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Year : 2009  |  Volume : 4  |  Issue : 2  |  Page : 117-119

Changes in the globus pallidus in chronic kernicterus

Department of Radio Diagnosis, C.S.M.M.U. (K.G.M.U.), Lucknow, UP, India

Date of Web Publication29-Oct-2009

Correspondence Address:
Umesh C Parashari
R.N.-418, Resident Hostel, C.S.M.M.U., Lucknow, UP
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Source of Support: None, Conflict of Interest: None

DOI: 10.4103/1817-1745.57333

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The objective of the study was to establish the diagnosis of kernicterus as a cause of seizures and abnormal movements in a 1-year-old child. We performed an MRI of the brain of the child on our 1.5 T scanner. The MRI of the patient showed high signals on T2-weighted images in the globus pallidus bilaterally, with no evidence of mass effect. Because of an increased risk of hearing loss, the brain-stem evoked response examination was also performed. The brain-stem evoked response examination showed bilateral severe sensorineural hearing loss. The presence of isolated hyperintense signals in basal ganglia (globus pallidi) was very useful in the evaluation of the structural changes in posticteric bilirubin encephalopathy.

Keywords: Brain, bilirubin, globus pallidus, infants, metabolism

How to cite this article:
Parashari UC, Singh R, Yadav R, Aga P. Changes in the globus pallidus in chronic kernicterus. J Pediatr Neurosci 2009;4:117-9

How to cite this URL:
Parashari UC, Singh R, Yadav R, Aga P. Changes in the globus pallidus in chronic kernicterus. J Pediatr Neurosci [serial online] 2009 [cited 2023 Feb 7];4:117-9. Available from: https://www.pediatricneurosciences.com/text.asp?2009/4/2/117/57333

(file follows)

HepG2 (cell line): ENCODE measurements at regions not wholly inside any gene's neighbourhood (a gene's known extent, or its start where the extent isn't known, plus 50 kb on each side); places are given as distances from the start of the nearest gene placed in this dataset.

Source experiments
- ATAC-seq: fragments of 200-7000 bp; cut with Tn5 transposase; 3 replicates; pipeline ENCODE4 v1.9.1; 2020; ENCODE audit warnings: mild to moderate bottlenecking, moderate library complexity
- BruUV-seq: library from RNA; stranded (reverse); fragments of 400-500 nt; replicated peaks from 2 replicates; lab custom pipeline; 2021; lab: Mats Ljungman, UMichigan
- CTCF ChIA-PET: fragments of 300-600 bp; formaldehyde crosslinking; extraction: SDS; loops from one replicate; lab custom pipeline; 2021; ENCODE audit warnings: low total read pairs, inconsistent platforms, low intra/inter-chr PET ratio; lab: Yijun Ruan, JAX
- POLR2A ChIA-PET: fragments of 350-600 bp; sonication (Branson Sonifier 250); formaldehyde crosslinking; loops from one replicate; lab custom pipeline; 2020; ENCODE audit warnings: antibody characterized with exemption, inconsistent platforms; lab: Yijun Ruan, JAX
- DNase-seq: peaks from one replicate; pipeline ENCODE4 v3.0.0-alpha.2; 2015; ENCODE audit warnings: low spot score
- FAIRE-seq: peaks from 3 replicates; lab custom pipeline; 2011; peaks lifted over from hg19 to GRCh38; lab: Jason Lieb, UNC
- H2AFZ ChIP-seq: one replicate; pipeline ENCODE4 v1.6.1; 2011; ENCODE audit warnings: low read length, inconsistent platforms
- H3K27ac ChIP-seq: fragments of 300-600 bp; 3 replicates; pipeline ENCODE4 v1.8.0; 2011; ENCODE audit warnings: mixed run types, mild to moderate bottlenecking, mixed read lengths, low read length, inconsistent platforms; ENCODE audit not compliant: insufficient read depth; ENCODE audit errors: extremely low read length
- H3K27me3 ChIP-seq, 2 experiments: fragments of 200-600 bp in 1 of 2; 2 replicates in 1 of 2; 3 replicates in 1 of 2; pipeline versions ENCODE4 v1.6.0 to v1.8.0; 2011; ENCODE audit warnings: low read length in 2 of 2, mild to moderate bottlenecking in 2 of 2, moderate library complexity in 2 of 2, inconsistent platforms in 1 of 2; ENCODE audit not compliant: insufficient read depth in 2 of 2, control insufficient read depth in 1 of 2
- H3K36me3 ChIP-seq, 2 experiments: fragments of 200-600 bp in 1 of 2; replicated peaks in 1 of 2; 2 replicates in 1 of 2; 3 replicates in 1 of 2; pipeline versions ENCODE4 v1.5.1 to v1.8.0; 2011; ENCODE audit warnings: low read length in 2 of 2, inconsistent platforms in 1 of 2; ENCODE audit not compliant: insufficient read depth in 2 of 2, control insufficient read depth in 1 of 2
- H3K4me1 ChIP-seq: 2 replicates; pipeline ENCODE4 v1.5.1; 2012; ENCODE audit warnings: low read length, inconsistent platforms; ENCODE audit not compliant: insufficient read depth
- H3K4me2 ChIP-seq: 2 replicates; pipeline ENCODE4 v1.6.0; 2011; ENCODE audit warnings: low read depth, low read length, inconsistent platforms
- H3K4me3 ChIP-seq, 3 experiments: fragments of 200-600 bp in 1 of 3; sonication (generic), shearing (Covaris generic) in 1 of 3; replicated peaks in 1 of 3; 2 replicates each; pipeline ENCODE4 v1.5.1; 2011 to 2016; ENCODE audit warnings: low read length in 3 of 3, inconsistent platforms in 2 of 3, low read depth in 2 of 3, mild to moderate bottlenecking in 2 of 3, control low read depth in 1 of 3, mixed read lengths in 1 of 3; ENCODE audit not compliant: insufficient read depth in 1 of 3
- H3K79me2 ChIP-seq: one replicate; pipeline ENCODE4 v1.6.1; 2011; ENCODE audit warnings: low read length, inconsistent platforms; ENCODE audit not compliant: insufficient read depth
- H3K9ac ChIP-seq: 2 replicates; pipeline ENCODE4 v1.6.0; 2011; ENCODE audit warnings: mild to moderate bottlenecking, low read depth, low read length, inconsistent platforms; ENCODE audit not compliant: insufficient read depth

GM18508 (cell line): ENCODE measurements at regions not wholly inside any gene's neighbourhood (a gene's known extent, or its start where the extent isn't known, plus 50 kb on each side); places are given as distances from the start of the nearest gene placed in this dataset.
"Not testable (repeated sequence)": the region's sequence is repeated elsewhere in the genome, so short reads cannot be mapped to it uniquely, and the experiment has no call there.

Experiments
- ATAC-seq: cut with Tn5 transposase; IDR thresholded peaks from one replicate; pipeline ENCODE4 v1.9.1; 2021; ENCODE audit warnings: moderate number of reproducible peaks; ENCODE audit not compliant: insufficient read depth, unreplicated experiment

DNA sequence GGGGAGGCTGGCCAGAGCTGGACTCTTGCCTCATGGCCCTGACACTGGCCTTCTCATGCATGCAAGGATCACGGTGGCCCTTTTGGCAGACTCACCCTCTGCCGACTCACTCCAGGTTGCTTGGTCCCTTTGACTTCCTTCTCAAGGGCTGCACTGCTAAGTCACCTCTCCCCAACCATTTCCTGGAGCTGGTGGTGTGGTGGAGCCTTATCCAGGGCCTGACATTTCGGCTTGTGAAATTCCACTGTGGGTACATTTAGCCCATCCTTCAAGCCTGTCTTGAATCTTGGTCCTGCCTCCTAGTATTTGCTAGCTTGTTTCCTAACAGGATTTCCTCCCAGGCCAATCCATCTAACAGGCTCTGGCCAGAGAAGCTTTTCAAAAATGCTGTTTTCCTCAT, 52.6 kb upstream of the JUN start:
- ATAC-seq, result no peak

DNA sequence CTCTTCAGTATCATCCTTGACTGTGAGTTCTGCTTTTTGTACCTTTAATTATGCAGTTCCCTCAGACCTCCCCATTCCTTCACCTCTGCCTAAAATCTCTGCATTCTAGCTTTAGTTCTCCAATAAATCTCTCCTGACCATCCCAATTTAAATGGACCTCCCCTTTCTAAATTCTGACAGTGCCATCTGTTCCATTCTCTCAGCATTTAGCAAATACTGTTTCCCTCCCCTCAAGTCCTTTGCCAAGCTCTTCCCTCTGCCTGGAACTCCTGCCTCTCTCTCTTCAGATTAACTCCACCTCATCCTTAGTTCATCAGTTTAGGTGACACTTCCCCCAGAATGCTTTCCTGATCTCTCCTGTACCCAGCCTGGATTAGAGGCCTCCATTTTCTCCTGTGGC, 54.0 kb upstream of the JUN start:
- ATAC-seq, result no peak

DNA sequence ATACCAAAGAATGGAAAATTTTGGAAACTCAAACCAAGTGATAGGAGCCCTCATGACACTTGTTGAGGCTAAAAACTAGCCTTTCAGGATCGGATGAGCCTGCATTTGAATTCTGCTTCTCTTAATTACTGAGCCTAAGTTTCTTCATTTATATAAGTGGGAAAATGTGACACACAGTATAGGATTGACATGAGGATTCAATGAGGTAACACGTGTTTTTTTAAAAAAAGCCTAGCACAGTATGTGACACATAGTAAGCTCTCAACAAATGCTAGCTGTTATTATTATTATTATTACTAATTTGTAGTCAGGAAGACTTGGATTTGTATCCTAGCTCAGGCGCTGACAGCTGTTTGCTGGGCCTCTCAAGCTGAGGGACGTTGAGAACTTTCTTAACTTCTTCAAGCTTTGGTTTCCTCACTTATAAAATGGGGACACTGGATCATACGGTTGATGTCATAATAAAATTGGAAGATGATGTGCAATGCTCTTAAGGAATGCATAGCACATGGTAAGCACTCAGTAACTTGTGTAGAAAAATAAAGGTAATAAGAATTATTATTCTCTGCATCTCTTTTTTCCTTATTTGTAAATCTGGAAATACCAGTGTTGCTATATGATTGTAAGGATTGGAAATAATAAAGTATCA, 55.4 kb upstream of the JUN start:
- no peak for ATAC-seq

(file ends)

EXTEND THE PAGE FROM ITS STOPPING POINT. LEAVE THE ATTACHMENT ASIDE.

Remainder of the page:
Introduction Top

Kernicterus is now a rare disorder; however, we came across this case. Kernicterus is a neurological condition in the neonates characterized by cerebral deposition of unconjugated bilirubin. [1] Also known as bilirubin encephalopathy, it is a rare complication of infantile hyperbilirubinemia which results from preferential deposition of bilirubin in the globus pallidus, subthalamic nuclei, hippocampus, putamen, thalamus, and cranial nerve nuclei (especially III, IV, and VI). [2] We report the magnetic resonance (MR) findings in an infant with clinical and laboratory evidence of bilirubin encephalopathy.

   Case Report Top

This term neonate (normal, spontaneous vaginal delivery, Apgar score of 8 at 1 and 5 minutes) was seen at 7 days of age with irritability, opisthotonus, and severe jaundice 1 year back. The initial total bilirubin level was 40 mg/dL. Immediate exchange transfusions reduced the total bilirubin to 24 mg/ dL. By the 15 th day, the bilirubin level had dropped to 5.5 mg/ dL. The cause of the hyperbilirubinemia was unknown, but was presumed to be of hemolytic in nature. The child was discharged at that time when bilirubin level reduced to normal. No further investigation was done.

Parents brought the child at the age of 1 year with a complaint of seizures and abnormal movements. The MR examination was performed to detect any neurological abnormality. High signals on T2-weighted images were found in the globus pallidus bilaterally, with no evidence of mass effect [Figure 1]a and b. Similar changes were also noted in FLAIR images in the globus pallidus on both sides [Figure 2].

The changes in the globus pallidus were consistent with the deposition of unconjugated bilirubin and a complaint of abnormal movements. Because of the increased risk of hearing loss in infants with hyperbilirubinemia, a brain-stem evoked response examination was performed. This examination showed bilateral severe sensorineural hearing loss. The diagnosis of kernicterus was thus made.

   Discussion Top